The roots of the historical novel can be traced back to the early nineteenth-century. In 1814, Walter Scott published Waverley, or’ Tix Sixty Years Hence, which is usually considered the first example of the modern historical fiction. In this book and later works, Scott brought two key innovations to his representation of the past. Firstly, he focused on representing small details of everyday life, such as food, clothing, and architecture, in order to create an immersive experience for the reader. Secondly, he interwove the personal experiences of fictional characters with documented historical events. This combination of fact and fiction was very popular with audiences and authors in the nineteenth century. Major works of historical fiction from the period include George Eliot’s Romola (1863), the novels of James Fenimore Cooper, Nathaniel Hawthorne’s The Scarlet Letter (1850) and Victor Hugo’s Hunchback of Notre-Dame (1831).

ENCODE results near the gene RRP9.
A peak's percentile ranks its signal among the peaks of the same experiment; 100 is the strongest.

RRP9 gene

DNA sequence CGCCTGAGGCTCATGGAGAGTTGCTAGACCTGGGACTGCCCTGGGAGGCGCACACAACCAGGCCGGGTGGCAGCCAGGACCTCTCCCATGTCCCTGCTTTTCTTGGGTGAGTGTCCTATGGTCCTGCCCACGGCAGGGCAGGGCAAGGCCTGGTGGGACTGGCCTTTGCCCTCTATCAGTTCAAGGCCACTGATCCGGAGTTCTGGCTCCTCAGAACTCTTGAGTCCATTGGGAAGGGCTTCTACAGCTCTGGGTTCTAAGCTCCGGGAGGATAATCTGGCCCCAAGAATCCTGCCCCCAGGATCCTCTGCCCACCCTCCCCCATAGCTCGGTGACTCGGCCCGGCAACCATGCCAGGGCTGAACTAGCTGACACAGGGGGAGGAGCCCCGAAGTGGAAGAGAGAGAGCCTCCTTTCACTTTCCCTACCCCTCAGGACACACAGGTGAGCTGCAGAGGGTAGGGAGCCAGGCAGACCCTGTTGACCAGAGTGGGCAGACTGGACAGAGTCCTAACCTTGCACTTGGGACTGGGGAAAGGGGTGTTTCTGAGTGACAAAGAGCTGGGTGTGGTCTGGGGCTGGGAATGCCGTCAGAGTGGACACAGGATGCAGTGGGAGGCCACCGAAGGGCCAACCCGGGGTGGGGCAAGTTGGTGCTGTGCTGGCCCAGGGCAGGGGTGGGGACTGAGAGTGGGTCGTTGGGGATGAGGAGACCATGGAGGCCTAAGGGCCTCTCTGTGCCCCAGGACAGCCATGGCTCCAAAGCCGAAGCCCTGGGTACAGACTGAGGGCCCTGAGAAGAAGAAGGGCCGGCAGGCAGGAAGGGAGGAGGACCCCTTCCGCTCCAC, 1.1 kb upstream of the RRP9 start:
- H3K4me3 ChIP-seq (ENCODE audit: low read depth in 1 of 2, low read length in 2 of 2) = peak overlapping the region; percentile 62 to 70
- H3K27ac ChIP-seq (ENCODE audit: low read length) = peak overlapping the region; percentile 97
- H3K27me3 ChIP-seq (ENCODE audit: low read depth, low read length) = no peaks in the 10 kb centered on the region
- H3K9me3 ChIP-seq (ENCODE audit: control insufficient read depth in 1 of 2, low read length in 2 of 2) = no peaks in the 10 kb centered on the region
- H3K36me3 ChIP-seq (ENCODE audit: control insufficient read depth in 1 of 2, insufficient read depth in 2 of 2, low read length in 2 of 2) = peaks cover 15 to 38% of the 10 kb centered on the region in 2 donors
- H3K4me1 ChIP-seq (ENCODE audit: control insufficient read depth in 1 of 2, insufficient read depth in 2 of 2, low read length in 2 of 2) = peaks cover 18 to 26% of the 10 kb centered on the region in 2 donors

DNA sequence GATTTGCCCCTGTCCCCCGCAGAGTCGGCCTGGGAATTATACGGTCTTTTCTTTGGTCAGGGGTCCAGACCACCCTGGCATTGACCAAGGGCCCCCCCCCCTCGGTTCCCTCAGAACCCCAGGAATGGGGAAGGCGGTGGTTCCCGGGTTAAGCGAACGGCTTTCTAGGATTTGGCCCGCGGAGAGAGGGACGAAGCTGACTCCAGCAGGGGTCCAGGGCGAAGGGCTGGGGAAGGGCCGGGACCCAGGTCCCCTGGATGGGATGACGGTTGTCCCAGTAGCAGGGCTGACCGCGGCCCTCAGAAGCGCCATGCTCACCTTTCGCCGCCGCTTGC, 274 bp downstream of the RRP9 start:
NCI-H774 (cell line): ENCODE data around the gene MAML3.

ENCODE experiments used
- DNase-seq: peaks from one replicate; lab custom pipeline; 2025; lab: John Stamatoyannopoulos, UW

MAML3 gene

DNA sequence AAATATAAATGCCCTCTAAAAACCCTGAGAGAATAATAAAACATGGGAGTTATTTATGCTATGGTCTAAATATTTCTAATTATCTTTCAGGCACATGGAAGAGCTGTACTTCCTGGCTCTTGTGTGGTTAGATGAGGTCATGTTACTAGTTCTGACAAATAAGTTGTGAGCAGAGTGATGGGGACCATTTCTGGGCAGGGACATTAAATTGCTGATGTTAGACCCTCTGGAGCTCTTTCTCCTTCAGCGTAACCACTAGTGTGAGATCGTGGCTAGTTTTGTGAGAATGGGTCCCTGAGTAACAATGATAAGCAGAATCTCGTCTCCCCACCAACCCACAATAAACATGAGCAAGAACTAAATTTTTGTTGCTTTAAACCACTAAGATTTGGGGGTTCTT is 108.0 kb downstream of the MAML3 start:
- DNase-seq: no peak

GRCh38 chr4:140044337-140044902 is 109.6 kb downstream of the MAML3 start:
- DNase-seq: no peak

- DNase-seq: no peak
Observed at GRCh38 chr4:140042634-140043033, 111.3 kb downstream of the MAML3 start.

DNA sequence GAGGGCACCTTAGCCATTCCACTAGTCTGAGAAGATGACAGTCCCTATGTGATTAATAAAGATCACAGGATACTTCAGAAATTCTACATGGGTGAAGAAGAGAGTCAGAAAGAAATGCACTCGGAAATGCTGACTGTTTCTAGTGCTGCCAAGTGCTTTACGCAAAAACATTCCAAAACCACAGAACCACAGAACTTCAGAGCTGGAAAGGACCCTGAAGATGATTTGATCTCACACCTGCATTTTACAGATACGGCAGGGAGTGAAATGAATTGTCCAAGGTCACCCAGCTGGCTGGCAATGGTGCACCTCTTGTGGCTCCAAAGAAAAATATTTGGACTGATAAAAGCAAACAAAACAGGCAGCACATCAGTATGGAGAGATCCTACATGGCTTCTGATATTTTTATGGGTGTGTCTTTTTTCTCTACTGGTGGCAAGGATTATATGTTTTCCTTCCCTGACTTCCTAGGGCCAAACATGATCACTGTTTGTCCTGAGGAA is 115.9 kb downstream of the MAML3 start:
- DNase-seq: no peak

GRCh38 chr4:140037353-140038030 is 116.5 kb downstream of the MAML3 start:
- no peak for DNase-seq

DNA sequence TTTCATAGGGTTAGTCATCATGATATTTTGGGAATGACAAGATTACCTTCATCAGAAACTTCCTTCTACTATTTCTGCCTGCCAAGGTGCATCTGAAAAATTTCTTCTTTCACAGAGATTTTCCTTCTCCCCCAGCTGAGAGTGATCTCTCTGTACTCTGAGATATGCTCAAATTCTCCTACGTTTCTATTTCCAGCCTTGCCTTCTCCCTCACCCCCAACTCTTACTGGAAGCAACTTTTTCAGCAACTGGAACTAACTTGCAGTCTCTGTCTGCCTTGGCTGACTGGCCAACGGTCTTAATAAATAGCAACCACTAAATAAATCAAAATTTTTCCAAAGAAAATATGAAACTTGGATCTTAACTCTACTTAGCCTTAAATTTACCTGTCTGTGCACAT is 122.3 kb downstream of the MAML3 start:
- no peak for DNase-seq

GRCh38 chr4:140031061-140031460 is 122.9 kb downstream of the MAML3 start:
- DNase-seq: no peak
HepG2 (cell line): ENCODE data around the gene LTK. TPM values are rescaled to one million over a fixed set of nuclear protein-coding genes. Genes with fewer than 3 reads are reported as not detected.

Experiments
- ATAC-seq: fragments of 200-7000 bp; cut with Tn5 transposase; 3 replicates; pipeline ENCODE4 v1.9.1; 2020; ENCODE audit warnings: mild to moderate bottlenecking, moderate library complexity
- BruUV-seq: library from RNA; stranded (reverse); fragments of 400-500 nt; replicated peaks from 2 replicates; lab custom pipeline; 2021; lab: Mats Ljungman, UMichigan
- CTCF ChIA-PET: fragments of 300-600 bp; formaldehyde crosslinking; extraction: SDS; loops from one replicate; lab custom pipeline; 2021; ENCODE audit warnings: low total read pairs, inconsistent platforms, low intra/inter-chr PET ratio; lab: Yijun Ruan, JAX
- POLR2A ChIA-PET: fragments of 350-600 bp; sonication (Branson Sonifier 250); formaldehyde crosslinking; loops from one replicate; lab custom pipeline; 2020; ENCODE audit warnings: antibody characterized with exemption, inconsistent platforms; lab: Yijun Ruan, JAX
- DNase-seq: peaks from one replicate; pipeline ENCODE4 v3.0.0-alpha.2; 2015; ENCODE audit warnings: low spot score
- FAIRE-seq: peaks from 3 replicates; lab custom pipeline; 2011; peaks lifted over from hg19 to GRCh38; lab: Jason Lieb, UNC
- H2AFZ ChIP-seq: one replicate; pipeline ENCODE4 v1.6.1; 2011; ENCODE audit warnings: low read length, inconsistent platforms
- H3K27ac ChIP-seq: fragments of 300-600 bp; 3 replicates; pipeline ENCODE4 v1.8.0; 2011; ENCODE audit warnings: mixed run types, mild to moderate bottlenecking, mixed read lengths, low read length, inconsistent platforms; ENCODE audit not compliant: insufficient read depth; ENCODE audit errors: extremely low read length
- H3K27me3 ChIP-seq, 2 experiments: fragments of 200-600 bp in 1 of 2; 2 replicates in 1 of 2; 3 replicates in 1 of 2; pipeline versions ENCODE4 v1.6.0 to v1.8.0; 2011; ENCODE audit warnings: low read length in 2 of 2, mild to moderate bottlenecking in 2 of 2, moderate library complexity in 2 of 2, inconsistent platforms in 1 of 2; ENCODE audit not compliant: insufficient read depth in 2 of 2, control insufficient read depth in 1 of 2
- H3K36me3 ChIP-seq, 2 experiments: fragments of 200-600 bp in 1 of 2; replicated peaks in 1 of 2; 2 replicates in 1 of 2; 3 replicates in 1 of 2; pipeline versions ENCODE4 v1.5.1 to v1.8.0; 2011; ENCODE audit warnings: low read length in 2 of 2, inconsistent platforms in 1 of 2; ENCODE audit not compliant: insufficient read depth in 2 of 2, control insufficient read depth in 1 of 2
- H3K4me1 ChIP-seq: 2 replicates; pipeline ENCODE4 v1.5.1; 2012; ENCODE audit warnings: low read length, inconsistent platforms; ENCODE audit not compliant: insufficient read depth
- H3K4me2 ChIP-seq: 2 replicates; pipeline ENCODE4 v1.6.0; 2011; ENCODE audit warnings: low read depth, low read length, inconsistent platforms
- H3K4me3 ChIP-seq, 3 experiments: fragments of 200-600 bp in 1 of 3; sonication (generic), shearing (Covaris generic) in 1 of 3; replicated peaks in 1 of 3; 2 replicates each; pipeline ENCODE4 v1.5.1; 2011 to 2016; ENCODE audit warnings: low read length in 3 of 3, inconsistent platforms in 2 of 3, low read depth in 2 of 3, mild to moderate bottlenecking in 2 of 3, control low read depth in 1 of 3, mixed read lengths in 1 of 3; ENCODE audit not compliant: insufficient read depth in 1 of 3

A Tale of Two Cities is considered an example of the classic form of the historical novel during its golden age. Dickens incorporates factual events from the past, such as the storming of the Bastille, but he also creates a rich fictional world where the emotional experiences of specific characters intersect with historical events. Later in the twentieth and twenty-first centuries, historical fiction would continue as a significant literary movement, with important examples including Hilary Mantel’s Wolf Hall trilogy or Michael Ondaatje’s The English Patient. Increasingly, authors use historical fiction to present perspectives of individuals whose voices were not included in the historical record. For example, Alice Walker’s The Color Purple tells the story of a poor, uneducated black girl living in the rural South in the early twentieth century. Sarah Waters has published several novels set in the Victorian era in which she focuses on the experience of LGTBQIA+ characters.